The Minneapolis City Council has approved an $800,000 payout to settle a lawsuit related to the arrest of members of the Freedom Fighters, a grassroots security group, amid the violence following Winston Smith's 2021 killing.

As part of the settlement approved 13-0 on Thursday by the City Council, Mayor Jacob Frey will apologize in person to the men, their attorney said Friday.

The arrests were wrong, the eight men alleged in a 2022 federal lawsuit, because they were on the streets trying to keep the peace and "doing exactly what Minneapolis city officials asked them to do."

The Freedom Fighters is a militia of sorts that provides unpaid security during unrest. It's one of several largely Black groups that have been established in Minneapolis to provide security — members have uniforms and carry AR-style rifles — and a buffer between police and protesters who are targeting police. As a predictable pattern of protests, including arson and violence, emerged after police shootings of Black men, many city and community leaders came to rely on such unofficial teams.

The men were arrested during rioting in Uptown on June 4, 2021, a day after a U.S. Marshals Service fugitive task force shot and killed Smith, a 32-year-old Black man with an outstanding weapons warrant.

The state Bureau of Criminal Apprehension concluded Smith fired at police, and prosecutors ultimately cleared the officers of wrongdoing. But there were no body cameras, and in the immediate aftermath of his killing — just over a year after George Floyd's murder by a Minneapolis police officer — some decried Smith's killing and took to the streets.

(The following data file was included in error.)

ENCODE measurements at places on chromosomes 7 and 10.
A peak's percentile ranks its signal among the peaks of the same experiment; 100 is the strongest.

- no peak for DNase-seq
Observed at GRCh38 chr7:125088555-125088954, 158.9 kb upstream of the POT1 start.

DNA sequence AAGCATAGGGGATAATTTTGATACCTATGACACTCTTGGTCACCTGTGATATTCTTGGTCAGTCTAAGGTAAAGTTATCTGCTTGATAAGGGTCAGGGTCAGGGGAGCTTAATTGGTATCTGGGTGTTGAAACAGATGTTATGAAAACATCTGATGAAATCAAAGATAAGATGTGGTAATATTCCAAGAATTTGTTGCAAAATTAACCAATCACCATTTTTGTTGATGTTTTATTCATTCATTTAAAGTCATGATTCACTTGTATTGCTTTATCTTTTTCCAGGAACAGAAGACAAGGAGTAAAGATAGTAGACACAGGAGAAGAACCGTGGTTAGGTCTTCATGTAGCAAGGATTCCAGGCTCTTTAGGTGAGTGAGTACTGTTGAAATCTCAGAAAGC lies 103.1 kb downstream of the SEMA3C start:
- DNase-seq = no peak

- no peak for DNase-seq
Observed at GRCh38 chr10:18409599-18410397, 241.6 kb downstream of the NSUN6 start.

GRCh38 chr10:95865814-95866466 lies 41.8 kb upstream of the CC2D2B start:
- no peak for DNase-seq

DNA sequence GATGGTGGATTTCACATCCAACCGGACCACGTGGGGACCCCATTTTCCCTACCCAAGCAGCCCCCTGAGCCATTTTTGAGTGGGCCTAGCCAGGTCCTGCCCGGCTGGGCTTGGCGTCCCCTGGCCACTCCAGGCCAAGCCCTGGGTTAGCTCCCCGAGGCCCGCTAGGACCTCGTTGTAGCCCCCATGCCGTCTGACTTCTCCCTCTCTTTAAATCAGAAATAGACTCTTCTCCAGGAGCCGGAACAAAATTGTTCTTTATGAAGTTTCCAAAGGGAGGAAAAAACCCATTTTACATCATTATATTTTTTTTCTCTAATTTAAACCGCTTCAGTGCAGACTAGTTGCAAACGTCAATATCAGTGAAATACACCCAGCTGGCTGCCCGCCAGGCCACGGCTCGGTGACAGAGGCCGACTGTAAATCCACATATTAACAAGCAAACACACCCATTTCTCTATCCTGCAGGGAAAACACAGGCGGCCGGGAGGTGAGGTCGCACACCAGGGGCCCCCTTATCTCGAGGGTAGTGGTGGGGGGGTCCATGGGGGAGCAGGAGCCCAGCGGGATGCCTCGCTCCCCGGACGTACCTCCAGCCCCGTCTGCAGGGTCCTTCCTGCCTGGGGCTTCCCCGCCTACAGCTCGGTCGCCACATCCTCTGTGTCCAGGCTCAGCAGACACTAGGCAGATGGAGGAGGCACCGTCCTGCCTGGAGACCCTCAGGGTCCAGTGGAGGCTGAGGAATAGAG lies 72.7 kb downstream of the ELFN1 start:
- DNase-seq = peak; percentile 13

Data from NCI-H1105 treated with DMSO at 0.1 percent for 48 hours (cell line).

Minneapolis public safety officials, including senior police officials, put out a call for grassroots security groups — including the Freedom Fighters — to assist in quelling any violence, according to the lawsuit.

Late that night, a group of rioters lit a dumpster on fire and rolled it into the street near Hennepin Avenue and Lake Street, about a half block from where the Freedom Fighters were standing watch. A group of police officers arrived and, even though some of them initially acknowledged the Freedom Fighters as having a legitimate role in keeping order, surrounded the group and arrested the men, the suit alleges. They were released the next day.

After a closed-door discussion with city attorneys Thursday, City Council members unanimously approved the settlement — $100,000 to each man and a yet-to-be determined payment of legal fees — without discussion.

Fred Goetz, the attorney representing the plaintiffs, said that in addition to those terms, Frey will personally apologize to the men in a private meeting. He said the city's acknowledgment that the arrests were wrongful and the apology are significant.

"That's important because the Freedom Fighters want to continue to be part of the city's efforts to provide public safety," Goetz said Friday.